Noise alarms used by the salmon farming industry to scare away seals could damage the hearing of whales, dolphins and porpoises, according to the Scottish Government’s wildlife agency.
Documents obtained under freedom of information law show that Scottish Natural Heritage has been pressing fish farms around the coast to reduce and phase out the use of “acoustic deterrent devices” (ADDs), to protect marine mammals.
Proposals to ban the use of ADDs are due to be considered at Holyrood on 17 June 2020 when MSPs debate the final stage of an animals bill. There are fears that fish farms will deploy more of the devices because the shooting of seals is to be outlawed.
Campaigners claim ADDs are illegal under European environmental law, and should be immediately banned. Fish farm companies, however, insist that they need ADDs to help stop seals from killing half a million caged salmon a year.
The Ferret reported on 2 June that the Scottish Government was planning to ban seal shooting in order to save Scotland’s £180 million business exporting farmed salmon to the US. The number of seals being shot by salmon farms has doubled between 2019 and 2020.
Ministers have lodged amendments prohibiting shooting to the Animals and Wildlife Bill to be debated by the Scottish Parliament on 17 June. But the Scottish Greens have also tabled an amendment seeking to ban ADDs, which they describe as “sonic torture devices”.
Now Scottish Natural Heritage (SNH) has released 15 files containing 2,800 pages of internal reports and correspondence about ADDs. They show that SNH has repeatedly expressed concerns about the impact on cetaceans, including whales, dolphins and porpoises.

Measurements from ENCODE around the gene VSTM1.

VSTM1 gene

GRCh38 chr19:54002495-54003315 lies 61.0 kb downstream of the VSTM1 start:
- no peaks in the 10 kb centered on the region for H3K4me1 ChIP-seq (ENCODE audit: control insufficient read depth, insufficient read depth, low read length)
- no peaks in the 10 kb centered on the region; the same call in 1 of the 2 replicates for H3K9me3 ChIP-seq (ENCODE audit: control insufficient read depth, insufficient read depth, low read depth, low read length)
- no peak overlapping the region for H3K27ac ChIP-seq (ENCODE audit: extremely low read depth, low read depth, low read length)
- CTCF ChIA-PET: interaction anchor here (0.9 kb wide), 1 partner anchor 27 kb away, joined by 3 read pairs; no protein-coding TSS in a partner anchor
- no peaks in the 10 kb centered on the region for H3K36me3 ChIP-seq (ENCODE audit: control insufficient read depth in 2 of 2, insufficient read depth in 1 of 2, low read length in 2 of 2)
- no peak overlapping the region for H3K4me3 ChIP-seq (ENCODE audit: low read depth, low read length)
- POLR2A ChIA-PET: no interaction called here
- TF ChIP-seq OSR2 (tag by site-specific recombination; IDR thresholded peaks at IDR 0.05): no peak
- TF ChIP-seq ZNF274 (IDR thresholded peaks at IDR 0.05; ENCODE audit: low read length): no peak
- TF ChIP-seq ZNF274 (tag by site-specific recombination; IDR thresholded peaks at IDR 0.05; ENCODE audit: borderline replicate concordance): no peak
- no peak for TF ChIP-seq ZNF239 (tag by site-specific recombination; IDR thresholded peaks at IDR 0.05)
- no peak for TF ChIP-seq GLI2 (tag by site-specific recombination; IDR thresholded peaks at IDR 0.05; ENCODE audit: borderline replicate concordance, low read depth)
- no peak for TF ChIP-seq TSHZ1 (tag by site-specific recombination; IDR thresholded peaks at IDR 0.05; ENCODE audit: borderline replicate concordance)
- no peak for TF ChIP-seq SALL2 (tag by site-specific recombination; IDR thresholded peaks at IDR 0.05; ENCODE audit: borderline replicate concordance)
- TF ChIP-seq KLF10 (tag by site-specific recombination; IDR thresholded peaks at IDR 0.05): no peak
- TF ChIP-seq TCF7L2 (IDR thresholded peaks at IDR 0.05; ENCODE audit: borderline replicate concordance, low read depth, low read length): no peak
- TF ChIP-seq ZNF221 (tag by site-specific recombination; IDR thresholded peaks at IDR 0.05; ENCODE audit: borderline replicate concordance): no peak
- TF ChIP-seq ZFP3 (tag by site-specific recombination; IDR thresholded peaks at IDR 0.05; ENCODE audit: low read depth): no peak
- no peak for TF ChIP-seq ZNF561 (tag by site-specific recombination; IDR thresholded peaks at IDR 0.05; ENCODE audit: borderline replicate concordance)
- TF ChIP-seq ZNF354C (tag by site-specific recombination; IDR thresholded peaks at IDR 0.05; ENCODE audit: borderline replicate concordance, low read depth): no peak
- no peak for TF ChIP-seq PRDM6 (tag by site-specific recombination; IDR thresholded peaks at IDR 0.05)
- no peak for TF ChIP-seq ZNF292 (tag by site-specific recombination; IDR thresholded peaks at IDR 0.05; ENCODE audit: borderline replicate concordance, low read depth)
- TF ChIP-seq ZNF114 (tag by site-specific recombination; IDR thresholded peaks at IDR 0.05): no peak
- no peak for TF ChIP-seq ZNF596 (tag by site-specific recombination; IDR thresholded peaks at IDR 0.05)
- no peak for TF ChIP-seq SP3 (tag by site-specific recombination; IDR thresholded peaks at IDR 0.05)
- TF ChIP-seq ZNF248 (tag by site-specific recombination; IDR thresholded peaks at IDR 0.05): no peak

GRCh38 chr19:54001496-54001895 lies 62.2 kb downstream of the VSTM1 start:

In 2017 SNH was asked for “formal statutory advice” on ADDs by the Scottish Government’s Marine Scotland agency. “There is sufficient evidence, both empirical and modelled, to show that ADDs can cause disturbance and displacement of cetaceans,” SNH said in response.
“There is sound scientific evidence to expect that hearing damage, stress and masking (hiding other sounds) may also occur but these are difficult to demonstrate empirically and would require further assessment. Accordingly we believe there is a strong case for managing ADD deployment and use.”
SNH listed 12 studies that had suggested that ADDs disturb harbour porpoises, minke whales, killer whales and white-sided dolphins. “ADDs emit frequencies within the hearing range of cetaceans,” SNH concluded.
The devices “have the potential to cause injury”, it added. “Current legislative protection requires a precautionary approach where a risk cannot be discounted beyond scientific doubt.”
In January 2020 SNH raised concerns about the use of ADDs at three salmon farms in Argyll. In November 2019 SNH warned Highland Council that ADDs at a proposed fish farm off the Isle of Skye were “likely to have a significant effect on harbour porpoises”.
The released documents show that SNH also repeatedly criticised the use of ADDs at fish farms in May, June, July, August and September 2019. In 2018 SNH described an online claim that it backed one particular acoustic device as “inaccurate and misleading” and demanded it be deleted.